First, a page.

Don’t Tell Me ‘No’

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I recently watched this fascinating documentary on America’s prohibition law, which made alcohol effectively illegal in the States from 1920-1933. Aside from drying out the ill-reputed saloons, from my understanding, it was a big fat failure.

Why? They’re really numerous reasons including increased crime with opportunist bootleggers (the likes of Al Capone flourished), creating a breeding ground for societal hypocrisy, loss of jobs, low morale, especially during the depression.  It didn’t sit well too with immigrants such as the Germans who felt punished, their attachment to beer being synonymous with relaxation after work and a taste of home. Perhaps most importantly, it seemingly went against everything America represents; democracy, freedom and our right of personal choice.  This featured writer, Pete Hamill, summed it up perfectly:-

“I haven’t had a drink in thirty five years and I don’t care if I ever have another drink.  I don’t long for it or ache for it.  But if somebody said ‘you can’t have another drink,’ I’d probably go to some demo in front of the Federal Court House and have one.  Its one of those things where the average American says, ‘who the hell are you to tell me how to live?!’ If we cease being that country, if we become a country where we all say ‘please, tell me how to live,’ we’re doomed.”

Don’t tell me ‘no.’  Its our human nature, isn’t it?  Tell a child not to press that big red shiny button and what do they do?  Smack their pudgy wee fingers right on it, activating all sorts of mayhem.

Interestingly I’ve discovered that this law applies to me personally. What I mean by that is I don’t like me telling me what to do.  Take meat-eating.  Being gravitated to the vegetarian menu lifelong, and with my initial flush of passion for yoga, I started reading some five years ago books such as ‘Yoga and Vegetarianism.’ It seemed a natural process to make it official and exclaim myself a vegetarian.  Now, this past year, I’m back to eating meat, consciously sourced, once or twice a week.

Alcohol. Gosh, I’ve had quite a journey with this drug.  Coming from my family of thirsty drinkers allied with my British heavy-drinking culture it was nigh inescapable.  Pubs and boozy long lunches were a part of the fabric of my childhood from a very young age.  Socializing and alcohol were interchangeable, apparently.

Moving to America offered respite, and re-education.  With my mounting interest in health and wellness, and my inability to hold more than a four or so glasses of wine without waking up with a crushing hangover, I decided to go teetotaler. I lasted seven months in 2013, and four months last year.

Admittedly, it was a very content and productive time. Emotions seemed crisper somehow, a clean sense of innocent joy turned up the volume in my life.  My senses ripened, much like giving up cigarettes and actually tasting food again.

Yet I forgot that, intrinsically, ‘I can resist everything but temptation.’  My personality is naturally rebellious, and I have a fierce distaste for feeling left out of an experience, or tethered down. I felt I was punishing myself with a strict teetotaler stance, and all those I knew thought it was not only an unwarranted self-imposed restriction but unwelcome too.

Hence I now am back to light drinking.

I’ve found putting grand and limiting boundaries to what I can and can’t have unsuccessful, leaving me tangled in a web of failure.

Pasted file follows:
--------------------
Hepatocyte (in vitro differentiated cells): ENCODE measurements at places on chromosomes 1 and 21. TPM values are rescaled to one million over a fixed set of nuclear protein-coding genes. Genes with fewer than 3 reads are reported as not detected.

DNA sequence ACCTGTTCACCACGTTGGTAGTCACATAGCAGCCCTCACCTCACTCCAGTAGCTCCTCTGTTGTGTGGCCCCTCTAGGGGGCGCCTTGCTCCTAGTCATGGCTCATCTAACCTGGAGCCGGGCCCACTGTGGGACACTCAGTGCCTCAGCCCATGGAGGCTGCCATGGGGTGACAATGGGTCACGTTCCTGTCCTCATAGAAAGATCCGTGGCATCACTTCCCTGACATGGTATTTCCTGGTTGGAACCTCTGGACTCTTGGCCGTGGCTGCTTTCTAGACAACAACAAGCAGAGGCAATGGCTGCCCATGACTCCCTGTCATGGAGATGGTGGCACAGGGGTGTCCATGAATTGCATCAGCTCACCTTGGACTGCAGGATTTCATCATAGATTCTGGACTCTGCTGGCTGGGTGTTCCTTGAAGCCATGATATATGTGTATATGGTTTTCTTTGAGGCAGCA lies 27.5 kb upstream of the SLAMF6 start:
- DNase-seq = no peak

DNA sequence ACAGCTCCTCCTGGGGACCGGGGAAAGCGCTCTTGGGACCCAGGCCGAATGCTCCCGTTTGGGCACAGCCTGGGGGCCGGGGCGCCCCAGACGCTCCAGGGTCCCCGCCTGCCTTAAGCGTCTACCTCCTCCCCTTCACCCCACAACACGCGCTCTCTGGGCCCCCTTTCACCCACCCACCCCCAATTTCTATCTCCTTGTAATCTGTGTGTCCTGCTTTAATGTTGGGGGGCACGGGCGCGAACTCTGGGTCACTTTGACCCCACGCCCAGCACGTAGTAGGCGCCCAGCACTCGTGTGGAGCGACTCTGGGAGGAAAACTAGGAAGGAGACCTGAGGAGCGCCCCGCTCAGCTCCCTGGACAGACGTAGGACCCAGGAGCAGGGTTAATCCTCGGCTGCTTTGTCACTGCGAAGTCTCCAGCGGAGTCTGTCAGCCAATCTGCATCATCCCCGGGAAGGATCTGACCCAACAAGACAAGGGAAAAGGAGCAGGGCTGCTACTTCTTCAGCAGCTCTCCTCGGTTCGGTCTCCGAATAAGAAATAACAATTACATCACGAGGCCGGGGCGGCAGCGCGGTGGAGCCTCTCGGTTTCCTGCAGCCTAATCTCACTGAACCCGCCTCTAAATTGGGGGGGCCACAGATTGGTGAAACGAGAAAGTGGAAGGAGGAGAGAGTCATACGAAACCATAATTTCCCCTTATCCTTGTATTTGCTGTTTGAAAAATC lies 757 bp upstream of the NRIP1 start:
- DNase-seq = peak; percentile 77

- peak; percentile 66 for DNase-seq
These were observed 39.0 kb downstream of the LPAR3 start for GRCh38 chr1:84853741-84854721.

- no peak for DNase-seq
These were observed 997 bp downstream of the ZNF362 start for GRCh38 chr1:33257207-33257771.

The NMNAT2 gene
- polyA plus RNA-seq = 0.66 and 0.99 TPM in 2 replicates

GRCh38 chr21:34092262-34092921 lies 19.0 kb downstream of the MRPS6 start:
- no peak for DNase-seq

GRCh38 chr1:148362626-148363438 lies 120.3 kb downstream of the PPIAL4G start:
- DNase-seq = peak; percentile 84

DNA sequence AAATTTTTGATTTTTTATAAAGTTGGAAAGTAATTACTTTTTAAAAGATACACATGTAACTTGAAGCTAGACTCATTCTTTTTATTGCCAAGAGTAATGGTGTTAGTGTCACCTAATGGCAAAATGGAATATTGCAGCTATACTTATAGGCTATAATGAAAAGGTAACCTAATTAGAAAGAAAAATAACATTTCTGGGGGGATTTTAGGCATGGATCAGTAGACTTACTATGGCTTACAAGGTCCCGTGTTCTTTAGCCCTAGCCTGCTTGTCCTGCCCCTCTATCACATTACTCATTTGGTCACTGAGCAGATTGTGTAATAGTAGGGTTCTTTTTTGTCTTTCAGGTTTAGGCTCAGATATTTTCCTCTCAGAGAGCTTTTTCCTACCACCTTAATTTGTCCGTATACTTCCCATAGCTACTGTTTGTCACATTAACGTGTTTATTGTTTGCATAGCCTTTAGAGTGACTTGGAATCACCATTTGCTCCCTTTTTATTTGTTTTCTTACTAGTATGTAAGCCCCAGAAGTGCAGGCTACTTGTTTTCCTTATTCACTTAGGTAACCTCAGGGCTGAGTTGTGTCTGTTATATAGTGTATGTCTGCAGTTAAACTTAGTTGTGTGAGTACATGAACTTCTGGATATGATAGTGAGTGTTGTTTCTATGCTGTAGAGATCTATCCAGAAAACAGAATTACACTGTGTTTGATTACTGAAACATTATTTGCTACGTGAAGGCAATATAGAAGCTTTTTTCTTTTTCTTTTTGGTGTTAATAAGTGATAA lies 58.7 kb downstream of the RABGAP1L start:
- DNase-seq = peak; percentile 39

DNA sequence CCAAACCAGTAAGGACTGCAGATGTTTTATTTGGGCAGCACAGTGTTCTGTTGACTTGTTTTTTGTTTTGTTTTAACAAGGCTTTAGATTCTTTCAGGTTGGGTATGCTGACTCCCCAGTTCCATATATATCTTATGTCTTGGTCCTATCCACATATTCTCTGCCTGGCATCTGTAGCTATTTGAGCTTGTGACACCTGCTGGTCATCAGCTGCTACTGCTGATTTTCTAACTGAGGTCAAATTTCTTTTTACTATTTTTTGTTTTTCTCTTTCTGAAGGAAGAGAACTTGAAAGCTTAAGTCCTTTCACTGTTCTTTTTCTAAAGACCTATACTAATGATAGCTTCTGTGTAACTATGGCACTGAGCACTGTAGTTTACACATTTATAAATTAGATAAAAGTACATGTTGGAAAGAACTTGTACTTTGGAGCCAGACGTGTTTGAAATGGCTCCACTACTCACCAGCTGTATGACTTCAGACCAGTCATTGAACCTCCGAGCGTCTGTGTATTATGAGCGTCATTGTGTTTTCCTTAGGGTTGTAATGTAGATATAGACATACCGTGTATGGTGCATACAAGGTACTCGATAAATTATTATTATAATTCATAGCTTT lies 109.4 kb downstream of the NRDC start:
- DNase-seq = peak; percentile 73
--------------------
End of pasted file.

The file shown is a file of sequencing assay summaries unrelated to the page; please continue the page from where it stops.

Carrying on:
“Why do you put all these pressures of yourself, Yvette, stupid rules?!” This came from the mouth of my big sister, ever wrapped with crassness in her delivery but wise and heart-led at source.

She’s right. Now I journal my way through feelings, unraveling them, holding them up to the light to decipher, observably.  Giving myself this space to vent seems such an act of self love.  Rather than coming down heavily and clumsily handed with a barking ‘No!’ like a self-inflicted prohibition order, I muddle though the consequences of my behavior choices.  Flicking back through the pages is enlightening, a reminder of why I try and discipline myself to take care of my body and mind.

Once a smattering of self liking-or better still, self love- is established, we become awake to our choices, and are mindful to see how they play-out in our lives.

This changes our whole internal atmosphere. No more are we governing ourselves from a place of negativity and strictness and blanketed rule-setting, but from positive reinforcement, trust and love.

Its the difference between a teacher who doesn’t listen to her struggling pupil, to one who sits down with her, and hears her heart with an open mind.

I want to create conditions of expansion and breathability in my life, with room to explore and move and create.  Not an environment of that feels constricted and guarded.

Even saying the word ‘No’ causes my body to shrink and recoil, as if my Being is once again a cowering child, being told off.

If we want to initiate self change, it can’t come from fixing anything externally, it has to be internally homegrown, rooted as an expression of self love.

Hard lines and boundaries are not for me. I can’t truly love myself that way.

Can you? Perhaps you must, perhaps you can.  Giving ourselves the gift of self exploration is the only way to create the conditions for us to thrive.  Otherwise its like planting a seed with no idea of how to treat the plant, what soil it might need or how much sunlight.

Here’s to flourishing on, in our own unique rays of colors.

Namaste.

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